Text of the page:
Introduction: Recent trends in reproductive rights have contributed to lasting concerns about adolescent childrearing in American society. Beyond being generally unprepared when raising a child, having a child during adolescence is associated with a variety of environmental, social, and psychological consequences for both the parents and the child. It is important to understand the factors contributing to adolescent childrearing. Although research has identified many factors that contribute to adolescent childrearing, a notable gap remains when considering the role of the correctional system and, in particular, the age‐specific effects of confining adolescents in adult correctional facilities.
Methods: The current study examined the age‐specific effects of time spent in adult correctional facilities from 13 to 34 years of age on childrearing between 14 and 35 years of age using the National Longitudinal Survey of Youth‐1997 (NLSY97). The NLSY97 is a nationally representative sample of Males (51%) and Females (49%) born in the United States. Respondents of the NLSY97 were interviewed about life events beginning at age 7 and continued to participate in the study as recently as 2021.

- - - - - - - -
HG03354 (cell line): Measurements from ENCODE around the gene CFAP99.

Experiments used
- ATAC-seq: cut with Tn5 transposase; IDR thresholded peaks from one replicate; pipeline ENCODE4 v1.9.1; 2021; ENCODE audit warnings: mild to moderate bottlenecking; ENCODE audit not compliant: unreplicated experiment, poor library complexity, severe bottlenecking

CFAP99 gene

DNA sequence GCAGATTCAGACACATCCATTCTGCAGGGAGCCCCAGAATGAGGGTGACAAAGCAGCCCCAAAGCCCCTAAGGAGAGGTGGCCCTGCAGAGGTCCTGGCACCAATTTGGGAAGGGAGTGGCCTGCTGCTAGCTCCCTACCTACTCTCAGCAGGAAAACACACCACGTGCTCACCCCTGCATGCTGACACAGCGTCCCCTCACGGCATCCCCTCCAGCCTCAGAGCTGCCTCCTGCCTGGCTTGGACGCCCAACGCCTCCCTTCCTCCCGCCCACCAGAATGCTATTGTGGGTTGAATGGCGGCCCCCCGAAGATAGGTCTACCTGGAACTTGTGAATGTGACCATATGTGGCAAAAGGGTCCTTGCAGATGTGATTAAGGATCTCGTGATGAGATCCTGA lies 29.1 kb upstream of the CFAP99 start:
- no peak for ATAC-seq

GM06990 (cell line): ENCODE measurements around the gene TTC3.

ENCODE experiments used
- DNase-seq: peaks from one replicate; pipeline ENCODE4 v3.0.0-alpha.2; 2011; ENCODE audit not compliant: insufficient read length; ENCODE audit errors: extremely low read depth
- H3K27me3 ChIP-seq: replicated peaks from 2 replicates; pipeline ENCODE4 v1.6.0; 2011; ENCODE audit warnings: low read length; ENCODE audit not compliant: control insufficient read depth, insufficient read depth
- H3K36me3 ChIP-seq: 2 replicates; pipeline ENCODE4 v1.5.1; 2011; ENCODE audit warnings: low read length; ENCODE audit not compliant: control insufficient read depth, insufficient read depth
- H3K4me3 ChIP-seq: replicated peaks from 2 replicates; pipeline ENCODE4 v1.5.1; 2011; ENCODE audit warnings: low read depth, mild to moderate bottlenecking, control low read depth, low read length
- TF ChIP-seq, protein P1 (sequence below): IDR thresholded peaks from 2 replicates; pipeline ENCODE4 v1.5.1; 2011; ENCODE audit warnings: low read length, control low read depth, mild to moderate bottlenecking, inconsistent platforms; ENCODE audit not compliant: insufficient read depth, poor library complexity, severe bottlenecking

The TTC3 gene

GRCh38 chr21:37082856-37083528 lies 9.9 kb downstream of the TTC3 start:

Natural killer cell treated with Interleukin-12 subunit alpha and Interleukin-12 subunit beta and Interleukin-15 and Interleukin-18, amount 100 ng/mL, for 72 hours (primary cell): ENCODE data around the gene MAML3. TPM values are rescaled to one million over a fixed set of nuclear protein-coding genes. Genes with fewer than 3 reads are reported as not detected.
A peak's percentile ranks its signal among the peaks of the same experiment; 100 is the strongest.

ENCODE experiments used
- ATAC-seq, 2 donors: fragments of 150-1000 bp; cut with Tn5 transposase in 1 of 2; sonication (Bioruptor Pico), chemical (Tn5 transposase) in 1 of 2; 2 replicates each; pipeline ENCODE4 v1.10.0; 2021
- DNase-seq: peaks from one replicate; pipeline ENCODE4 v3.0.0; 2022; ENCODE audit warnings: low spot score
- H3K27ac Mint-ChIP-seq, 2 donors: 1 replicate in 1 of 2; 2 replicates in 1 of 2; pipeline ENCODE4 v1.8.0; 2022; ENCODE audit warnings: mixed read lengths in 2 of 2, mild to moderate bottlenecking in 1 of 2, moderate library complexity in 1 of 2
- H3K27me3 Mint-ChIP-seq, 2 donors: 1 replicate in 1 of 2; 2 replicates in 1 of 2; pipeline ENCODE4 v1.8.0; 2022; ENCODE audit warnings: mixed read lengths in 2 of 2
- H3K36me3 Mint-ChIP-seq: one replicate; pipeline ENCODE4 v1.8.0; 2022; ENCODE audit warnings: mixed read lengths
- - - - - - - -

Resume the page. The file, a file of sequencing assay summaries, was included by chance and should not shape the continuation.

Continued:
Results: The results of the lagged growth curve models suggest that the time spent incarcerated between 13 and 17 years of age heightens the risk of childrearing between 14 and 18 years of age, an effect that is not observed during adulthood.
Conclusion: Overall, the results suggest that the conditions adolescents are exposed to during incarceration in an adult correctional facility could contribute to a heightened likelihood of adolescent childrearing.